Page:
Mix yeast with warm water to dissolve and then mix in your flour. It should be a similar consistency to pancake batter. Cover with a cloth and secure with a rubber band. Stir once a day for about 2-3 days and you have a sourdough starter. You should notice bubbles and signs of activity. You will start the maintenance process, and if it bubbles up when fed (see below), you have successfully activated a starter.
Without commercial yeast
This is the traditional way to make sourdough as the purpose of sourdough was to stand in for yeast. Our modern commercial, dry yeast wasn't readily available so sourdough starter was the leavening agent itself! You will need a glass or ceramic container that is at least a quart in size. Then, add the following:
1 cup flour
1/2 cup water
Mix these together to get a thick, almost paste texture. Add a little water if needed to incorporate all of the flour. To turn this mixture into a sourdough start, you need to give it time to let the natural yeast do its thing and multiply. That happens through "feeding" each day for about a week. Watch for signs of bubbles or activity in your mixture. The first time, this can take up to 48 hours depending on temperature. Once you have the bubbles (may not be a ton, but look for signs of air pockets), do the following each day for around 6 days:
Remove some starter, leaving only 1/2 cup in your container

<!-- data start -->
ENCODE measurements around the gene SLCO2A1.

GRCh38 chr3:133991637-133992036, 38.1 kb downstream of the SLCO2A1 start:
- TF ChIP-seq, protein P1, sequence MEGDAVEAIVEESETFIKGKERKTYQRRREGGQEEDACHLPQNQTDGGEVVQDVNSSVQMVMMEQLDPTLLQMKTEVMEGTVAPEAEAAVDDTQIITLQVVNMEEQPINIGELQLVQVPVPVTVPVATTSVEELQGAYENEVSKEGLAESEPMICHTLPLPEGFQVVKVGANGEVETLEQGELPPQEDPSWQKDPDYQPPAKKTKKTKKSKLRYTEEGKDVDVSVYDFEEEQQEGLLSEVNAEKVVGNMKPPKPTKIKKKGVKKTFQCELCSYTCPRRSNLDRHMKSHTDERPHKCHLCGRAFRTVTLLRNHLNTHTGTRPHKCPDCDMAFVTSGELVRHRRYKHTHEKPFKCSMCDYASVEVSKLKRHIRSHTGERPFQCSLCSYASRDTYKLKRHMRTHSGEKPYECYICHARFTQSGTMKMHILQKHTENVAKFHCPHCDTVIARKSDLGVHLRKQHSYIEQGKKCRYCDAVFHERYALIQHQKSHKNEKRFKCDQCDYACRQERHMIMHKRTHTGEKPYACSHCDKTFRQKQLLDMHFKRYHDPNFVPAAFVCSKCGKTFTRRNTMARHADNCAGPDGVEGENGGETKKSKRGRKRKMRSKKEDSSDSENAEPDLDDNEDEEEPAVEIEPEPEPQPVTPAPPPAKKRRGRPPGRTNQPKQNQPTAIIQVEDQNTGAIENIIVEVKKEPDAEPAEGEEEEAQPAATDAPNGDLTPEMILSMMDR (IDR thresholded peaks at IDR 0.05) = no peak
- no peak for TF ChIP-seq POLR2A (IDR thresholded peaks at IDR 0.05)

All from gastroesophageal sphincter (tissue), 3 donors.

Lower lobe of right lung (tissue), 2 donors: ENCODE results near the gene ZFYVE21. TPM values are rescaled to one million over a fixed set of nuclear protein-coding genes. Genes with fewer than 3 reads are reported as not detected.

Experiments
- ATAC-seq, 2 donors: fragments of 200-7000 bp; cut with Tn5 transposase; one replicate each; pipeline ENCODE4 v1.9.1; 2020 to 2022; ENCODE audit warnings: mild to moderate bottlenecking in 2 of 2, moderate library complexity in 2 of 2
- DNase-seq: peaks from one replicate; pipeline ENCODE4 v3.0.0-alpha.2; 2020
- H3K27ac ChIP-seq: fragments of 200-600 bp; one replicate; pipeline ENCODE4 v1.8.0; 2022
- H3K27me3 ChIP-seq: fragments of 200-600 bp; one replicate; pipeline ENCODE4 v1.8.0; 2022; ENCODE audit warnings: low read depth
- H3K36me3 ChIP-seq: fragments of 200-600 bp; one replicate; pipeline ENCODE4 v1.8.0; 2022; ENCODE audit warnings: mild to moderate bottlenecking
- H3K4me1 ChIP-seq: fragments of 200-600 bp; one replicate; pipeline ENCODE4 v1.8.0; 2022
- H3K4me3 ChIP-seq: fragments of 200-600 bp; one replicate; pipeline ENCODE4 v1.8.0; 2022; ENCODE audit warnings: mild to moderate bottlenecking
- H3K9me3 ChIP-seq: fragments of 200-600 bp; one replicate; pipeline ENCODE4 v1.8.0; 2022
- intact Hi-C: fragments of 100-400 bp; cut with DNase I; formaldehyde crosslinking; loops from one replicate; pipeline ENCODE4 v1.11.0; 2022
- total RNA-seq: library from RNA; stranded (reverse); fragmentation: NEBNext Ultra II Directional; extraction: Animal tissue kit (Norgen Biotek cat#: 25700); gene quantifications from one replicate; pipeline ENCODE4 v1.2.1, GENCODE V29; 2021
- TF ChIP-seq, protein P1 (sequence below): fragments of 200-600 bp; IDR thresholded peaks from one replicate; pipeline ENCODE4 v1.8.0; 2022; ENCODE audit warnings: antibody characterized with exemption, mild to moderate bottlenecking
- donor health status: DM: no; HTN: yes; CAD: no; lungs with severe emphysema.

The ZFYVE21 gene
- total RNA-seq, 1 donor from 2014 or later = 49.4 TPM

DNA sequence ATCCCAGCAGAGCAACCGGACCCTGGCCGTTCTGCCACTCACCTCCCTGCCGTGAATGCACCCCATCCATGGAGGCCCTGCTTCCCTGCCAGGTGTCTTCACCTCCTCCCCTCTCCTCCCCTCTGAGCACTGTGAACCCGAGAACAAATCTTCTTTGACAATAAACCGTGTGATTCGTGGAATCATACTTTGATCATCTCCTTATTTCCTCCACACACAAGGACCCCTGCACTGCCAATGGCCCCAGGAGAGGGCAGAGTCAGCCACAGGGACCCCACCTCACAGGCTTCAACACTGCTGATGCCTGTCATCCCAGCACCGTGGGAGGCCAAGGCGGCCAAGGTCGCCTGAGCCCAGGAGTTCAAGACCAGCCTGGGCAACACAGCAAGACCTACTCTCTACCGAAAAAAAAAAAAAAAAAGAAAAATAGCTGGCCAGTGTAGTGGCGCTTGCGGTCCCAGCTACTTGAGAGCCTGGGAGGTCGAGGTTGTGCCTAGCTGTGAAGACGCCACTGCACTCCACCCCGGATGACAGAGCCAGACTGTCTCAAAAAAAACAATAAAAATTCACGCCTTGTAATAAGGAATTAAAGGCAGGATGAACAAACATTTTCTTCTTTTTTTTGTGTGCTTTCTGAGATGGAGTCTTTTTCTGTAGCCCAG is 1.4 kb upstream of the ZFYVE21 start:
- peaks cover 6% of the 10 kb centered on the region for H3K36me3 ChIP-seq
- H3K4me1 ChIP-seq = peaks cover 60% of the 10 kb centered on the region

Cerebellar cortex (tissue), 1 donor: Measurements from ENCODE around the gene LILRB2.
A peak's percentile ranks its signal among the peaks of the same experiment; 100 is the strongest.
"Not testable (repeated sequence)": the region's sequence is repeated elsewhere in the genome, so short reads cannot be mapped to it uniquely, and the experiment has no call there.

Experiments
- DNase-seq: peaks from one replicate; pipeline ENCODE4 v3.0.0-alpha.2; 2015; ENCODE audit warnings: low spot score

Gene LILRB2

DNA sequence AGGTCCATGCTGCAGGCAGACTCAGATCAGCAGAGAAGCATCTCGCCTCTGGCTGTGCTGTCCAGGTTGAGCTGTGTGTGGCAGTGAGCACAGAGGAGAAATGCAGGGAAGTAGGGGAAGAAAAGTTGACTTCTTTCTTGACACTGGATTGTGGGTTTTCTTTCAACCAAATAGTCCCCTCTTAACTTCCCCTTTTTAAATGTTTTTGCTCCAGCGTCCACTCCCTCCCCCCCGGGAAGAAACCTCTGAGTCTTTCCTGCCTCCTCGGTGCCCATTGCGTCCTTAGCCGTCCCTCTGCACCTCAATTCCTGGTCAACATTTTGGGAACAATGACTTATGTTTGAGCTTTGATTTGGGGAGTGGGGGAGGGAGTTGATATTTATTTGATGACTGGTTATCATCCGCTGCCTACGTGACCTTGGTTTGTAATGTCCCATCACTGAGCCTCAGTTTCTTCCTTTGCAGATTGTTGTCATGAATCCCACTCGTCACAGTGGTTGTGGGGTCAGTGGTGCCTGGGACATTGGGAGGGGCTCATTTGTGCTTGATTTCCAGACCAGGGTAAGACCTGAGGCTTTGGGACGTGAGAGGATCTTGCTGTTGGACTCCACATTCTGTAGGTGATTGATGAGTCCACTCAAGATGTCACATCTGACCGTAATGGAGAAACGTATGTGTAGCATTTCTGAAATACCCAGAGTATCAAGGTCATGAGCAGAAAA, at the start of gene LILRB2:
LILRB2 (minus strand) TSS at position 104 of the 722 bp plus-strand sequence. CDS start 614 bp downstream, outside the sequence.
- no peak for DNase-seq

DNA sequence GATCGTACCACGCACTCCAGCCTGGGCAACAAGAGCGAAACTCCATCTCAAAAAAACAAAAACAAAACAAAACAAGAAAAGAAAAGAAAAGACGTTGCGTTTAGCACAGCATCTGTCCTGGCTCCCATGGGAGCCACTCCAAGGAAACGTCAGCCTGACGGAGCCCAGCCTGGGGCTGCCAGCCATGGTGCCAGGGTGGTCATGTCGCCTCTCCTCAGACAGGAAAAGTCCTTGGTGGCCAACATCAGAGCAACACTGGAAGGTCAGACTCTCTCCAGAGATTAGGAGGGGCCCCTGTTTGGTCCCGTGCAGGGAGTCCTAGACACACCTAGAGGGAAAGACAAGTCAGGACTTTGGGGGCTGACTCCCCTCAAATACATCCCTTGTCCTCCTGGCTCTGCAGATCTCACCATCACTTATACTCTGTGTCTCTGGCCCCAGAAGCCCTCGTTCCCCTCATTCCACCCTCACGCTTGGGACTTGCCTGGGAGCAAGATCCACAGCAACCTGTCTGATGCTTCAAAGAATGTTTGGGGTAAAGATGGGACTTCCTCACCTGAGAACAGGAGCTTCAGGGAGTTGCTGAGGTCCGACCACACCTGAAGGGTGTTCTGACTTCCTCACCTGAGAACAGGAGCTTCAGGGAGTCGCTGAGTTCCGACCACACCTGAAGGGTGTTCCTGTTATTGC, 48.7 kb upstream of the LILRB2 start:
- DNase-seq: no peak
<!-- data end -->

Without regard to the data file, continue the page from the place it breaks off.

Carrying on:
Add another 1 cup of flour and 1/2 cup water
Mix well and set aside for 24 hours
When you see that it has bubbled and collapsed a bit, repeat steps 1-3. By day 6, you should see it really grow and collapse after each "feed." You have an active starter ready for bread!
How do you maintain your starter?
Maintaining your starter requires "feeding" it or storing it in a cool place. If you want to have starter available and quickly ready to use, you'll go through the feeding process below. If you want to maintain your starter, but not have to mess with it, you can pop it in the fridge or freezer.
Feeding your starter
For a ready-to-use sourdough starter, you will want to maintain your starter on your counter. For us, we can keep it happy and relatively ready to go by feeding once a week. Some people feed theirs every day- you'll get a feel for what works best as you go. As long as you don't go beyond feeding at least weekly, and the temperatures in your house are not consistently too warm, it's relatively hard to "kill" your starter.